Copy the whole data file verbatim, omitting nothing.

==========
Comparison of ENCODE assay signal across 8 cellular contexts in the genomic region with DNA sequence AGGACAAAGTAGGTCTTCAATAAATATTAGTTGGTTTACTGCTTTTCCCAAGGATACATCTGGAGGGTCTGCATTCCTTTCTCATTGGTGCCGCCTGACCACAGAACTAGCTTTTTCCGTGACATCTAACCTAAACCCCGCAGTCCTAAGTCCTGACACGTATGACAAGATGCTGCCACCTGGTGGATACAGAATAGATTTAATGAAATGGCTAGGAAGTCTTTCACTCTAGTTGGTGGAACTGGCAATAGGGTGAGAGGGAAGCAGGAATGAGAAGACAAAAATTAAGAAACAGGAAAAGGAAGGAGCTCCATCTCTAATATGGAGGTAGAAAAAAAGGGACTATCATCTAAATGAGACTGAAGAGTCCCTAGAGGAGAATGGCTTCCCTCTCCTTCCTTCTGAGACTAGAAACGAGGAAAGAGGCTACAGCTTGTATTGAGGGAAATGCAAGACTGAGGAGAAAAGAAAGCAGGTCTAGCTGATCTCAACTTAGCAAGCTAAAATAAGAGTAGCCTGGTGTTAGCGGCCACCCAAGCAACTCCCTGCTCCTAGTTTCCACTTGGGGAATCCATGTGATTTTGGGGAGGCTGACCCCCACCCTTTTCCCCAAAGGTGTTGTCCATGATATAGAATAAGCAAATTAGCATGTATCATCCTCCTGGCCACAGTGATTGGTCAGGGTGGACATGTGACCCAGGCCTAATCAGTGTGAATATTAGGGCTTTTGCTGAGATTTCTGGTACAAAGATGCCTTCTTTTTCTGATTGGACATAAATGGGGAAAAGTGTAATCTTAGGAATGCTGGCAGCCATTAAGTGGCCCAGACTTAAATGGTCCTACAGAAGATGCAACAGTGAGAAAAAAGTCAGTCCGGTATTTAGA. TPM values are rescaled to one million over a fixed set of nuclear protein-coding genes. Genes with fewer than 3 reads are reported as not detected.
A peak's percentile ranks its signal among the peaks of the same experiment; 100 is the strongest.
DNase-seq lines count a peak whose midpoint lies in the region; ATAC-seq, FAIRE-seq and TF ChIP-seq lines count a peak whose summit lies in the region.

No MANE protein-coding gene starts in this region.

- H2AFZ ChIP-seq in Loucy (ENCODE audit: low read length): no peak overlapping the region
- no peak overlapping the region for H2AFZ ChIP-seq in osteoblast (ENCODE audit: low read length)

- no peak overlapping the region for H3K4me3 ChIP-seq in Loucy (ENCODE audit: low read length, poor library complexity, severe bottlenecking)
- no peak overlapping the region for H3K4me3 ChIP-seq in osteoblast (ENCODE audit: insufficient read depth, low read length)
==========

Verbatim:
Comparison of ENCODE assay signal across 8 cellular contexts in the genomic region with DNA sequence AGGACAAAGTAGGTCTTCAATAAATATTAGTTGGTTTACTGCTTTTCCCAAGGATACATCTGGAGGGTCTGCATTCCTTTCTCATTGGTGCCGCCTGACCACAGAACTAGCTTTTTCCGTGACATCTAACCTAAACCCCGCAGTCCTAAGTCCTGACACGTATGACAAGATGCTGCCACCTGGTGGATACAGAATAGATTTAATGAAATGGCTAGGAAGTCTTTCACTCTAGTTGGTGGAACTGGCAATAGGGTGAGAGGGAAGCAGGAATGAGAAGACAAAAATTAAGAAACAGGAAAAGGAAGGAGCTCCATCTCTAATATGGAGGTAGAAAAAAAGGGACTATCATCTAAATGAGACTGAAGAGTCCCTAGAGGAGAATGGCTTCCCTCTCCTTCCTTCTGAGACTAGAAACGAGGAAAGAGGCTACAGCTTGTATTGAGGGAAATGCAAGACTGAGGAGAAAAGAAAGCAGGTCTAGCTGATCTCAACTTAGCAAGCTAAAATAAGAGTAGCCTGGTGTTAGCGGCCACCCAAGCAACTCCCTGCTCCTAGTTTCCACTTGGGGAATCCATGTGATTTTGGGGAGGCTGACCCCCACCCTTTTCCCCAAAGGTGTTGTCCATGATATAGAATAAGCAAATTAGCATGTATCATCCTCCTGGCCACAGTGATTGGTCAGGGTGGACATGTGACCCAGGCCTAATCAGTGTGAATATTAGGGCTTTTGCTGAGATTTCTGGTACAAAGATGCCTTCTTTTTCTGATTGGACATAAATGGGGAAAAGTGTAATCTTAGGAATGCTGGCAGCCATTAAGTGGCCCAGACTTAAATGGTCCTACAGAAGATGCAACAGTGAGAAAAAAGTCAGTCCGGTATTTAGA. TPM values are rescaled to one million over a fixed set of nuclear protein-coding genes. Genes with fewer than 3 reads are reported as not detected.
A peak's percentile ranks its signal among the peaks of the same experiment; 100 is the strongest.
DNase-seq lines count a peak whose midpoint lies in the region; ATAC-seq, FAIRE-seq and TF ChIP-seq lines count a peak whose summit lies in the region.

No MANE protein-coding gene starts in this region.

- H2AFZ ChIP-seq in Loucy (ENCODE audit: low read length): no peak overlapping the region
- no peak overlapping the region for H2AFZ ChIP-seq in osteoblast (ENCODE audit: low read length)

- no peak overlapping the region for H3K4me3 ChIP-seq in Loucy (ENCODE audit: low read length, poor library complexity, severe bottlenecking)
- no peak overlapping the region for H3K4me3 ChIP-seq in osteoblast (ENCODE audit: insufficient read depth, low read length)